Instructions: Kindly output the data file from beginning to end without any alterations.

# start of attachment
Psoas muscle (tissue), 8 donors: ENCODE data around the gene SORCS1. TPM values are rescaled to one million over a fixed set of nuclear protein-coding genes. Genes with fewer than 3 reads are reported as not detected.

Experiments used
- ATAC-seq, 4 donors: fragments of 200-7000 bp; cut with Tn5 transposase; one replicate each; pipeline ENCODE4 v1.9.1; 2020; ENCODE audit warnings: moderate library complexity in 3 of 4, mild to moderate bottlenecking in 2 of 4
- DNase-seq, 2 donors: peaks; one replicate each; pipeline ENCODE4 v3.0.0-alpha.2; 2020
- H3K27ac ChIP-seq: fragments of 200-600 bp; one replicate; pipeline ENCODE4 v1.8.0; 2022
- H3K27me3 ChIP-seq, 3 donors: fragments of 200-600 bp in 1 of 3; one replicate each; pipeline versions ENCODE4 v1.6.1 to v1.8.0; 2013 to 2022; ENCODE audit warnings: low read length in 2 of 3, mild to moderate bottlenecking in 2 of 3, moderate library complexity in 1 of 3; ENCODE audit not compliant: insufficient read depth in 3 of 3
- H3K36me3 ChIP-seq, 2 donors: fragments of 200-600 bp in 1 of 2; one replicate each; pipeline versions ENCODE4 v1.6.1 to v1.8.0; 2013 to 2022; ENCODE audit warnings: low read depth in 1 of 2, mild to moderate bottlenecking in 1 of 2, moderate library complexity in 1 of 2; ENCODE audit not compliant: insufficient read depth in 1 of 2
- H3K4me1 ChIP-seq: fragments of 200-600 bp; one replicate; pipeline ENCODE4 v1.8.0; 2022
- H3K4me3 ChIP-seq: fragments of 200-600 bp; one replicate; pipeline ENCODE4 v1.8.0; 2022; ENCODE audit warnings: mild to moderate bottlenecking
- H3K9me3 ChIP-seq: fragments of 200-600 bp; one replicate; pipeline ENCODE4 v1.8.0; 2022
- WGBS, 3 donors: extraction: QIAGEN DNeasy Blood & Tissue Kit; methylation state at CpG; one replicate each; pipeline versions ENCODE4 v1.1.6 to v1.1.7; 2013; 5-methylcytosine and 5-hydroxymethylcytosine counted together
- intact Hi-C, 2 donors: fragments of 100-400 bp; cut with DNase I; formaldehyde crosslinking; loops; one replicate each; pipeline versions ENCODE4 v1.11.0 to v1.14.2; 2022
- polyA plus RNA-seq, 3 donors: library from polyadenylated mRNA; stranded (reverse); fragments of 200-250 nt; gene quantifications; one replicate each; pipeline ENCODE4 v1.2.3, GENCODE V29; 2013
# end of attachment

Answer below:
Psoas muscle (tissue), 8 donors: ENCODE data around the gene SORCS1. TPM values are rescaled to one million over a fixed set of nuclear protein-coding genes. Genes with fewer than 3 reads are reported as not detected.

Experiments used
- ATAC-seq, 4 donors: fragments of 200-7000 bp; cut with Tn5 transposase; one replicate each; pipeline ENCODE4 v1.9.1; 2020; ENCODE audit warnings: moderate library complexity in 3 of 4, mild to moderate bottlenecking in 2 of 4
- DNase-seq, 2 donors: peaks; one replicate each; pipeline ENCODE4 v3.0.0-alpha.2; 2020
- H3K27ac ChIP-seq: fragments of 200-600 bp; one replicate; pipeline ENCODE4 v1.8.0; 2022
- H3K27me3 ChIP-seq, 3 donors: fragments of 200-600 bp in 1 of 3; one replicate each; pipeline versions ENCODE4 v1.6.1 to v1.8.0; 2013 to 2022; ENCODE audit warnings: low read length in 2 of 3, mild to moderate bottlenecking in 2 of 3, moderate library complexity in 1 of 3; ENCODE audit not compliant: insufficient read depth in 3 of 3
- H3K36me3 ChIP-seq, 2 donors: fragments of 200-600 bp in 1 of 2; one replicate each; pipeline versions ENCODE4 v1.6.1 to v1.8.0; 2013 to 2022; ENCODE audit warnings: low read depth in 1 of 2, mild to moderate bottlenecking in 1 of 2, moderate library complexity in 1 of 2; ENCODE audit not compliant: insufficient read depth in 1 of 2
- H3K4me1 ChIP-seq: fragments of 200-600 bp; one replicate; pipeline ENCODE4 v1.8.0; 2022
- H3K4me3 ChIP-seq: fragments of 200-600 bp; one replicate; pipeline ENCODE4 v1.8.0; 2022; ENCODE audit warnings: mild to moderate bottlenecking
- H3K9me3 ChIP-seq: fragments of 200-600 bp; one replicate; pipeline ENCODE4 v1.8.0; 2022
- WGBS, 3 donors: extraction: QIAGEN DNeasy Blood & Tissue Kit; methylation state at CpG; one replicate each; pipeline versions ENCODE4 v1.1.6 to v1.1.7; 2013; 5-methylcytosine and 5-hydroxymethylcytosine counted together
- intact Hi-C, 2 donors: fragments of 100-400 bp; cut with DNase I; formaldehyde crosslinking; loops; one replicate each; pipeline versions ENCODE4 v1.11.0 to v1.14.2; 2022
- polyA plus RNA-seq, 3 donors: library from polyadenylated mRNA; stranded (reverse); fragments of 200-250 nt; gene quantifications; one replicate each; pipeline ENCODE4 v1.2.3, GENCODE V29; 2013